The meaning of ecologically sustainable development (ESD) has been described as "elusive", as it differs from one jurisdiction to another. Legislation may omit a definition or refer to the need to achieve ESD without specifying what it is or how it should be achieved. Commonwealth legislation refers to ESD by defining its principles, which are:
- decision-making processes should effectively integrate both long-term and short-term economic, environmental, social and equitable considerations;
- the precautionary principle - if there are threats of serious or irreversible environmental damage, lack of full scientific certainty should not be used as a reason for postponing measures to prevent environmental degradation;
- the principle of inter-generational equity - that the present generation should ensure that the health, diversity and productivity of the environment is maintained or enhanced for the benefit of future generations;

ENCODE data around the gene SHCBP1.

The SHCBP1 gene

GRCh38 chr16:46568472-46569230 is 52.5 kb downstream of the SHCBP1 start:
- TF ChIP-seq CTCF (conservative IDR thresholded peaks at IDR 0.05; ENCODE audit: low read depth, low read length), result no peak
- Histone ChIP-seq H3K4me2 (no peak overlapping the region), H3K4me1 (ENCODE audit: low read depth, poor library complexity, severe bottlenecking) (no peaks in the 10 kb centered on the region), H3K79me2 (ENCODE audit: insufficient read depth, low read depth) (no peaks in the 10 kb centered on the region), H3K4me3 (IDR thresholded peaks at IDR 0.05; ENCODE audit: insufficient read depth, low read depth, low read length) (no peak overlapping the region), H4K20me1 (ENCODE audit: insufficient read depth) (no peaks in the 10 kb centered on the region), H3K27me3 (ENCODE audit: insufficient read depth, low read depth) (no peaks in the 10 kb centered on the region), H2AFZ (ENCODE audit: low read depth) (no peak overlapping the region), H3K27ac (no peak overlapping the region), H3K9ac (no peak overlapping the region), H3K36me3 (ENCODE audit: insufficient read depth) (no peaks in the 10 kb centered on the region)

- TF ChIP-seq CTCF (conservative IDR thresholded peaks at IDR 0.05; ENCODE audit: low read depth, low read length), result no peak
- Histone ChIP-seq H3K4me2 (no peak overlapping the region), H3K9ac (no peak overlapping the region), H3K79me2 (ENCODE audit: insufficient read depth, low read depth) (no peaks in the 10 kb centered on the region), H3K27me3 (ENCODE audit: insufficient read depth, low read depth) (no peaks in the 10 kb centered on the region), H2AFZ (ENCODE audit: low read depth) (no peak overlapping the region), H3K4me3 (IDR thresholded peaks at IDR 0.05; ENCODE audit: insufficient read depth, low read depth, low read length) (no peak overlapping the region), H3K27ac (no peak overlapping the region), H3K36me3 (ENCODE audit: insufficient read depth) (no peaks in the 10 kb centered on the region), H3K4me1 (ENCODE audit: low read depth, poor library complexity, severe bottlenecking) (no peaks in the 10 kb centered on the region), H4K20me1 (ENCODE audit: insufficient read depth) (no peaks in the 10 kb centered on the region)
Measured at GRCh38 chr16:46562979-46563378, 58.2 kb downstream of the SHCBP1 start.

- the conservation of biological diversity and ecological integrity should be a fundamental consideration in decision-making; and
- improved valuation, pricing and incentive mechanisms should be promoted.
Although ESD lacks a precise accepted definition, it is generally recognised as an important concept as it ensures environmental factors and future generations are considered in assessing current development.
In this Insight, we undertake a detailed examination of the principles ecologically sustainable development both in Australia and internationally.
You can access a copy of The principles of ecologically sustainable development in Australia and internationally here, or click the 'DOWNLOAD PDF' below.
The content of this article is intended to provide a general guide to the subject matter. Specialist advice should be sought about your specific circumstances.
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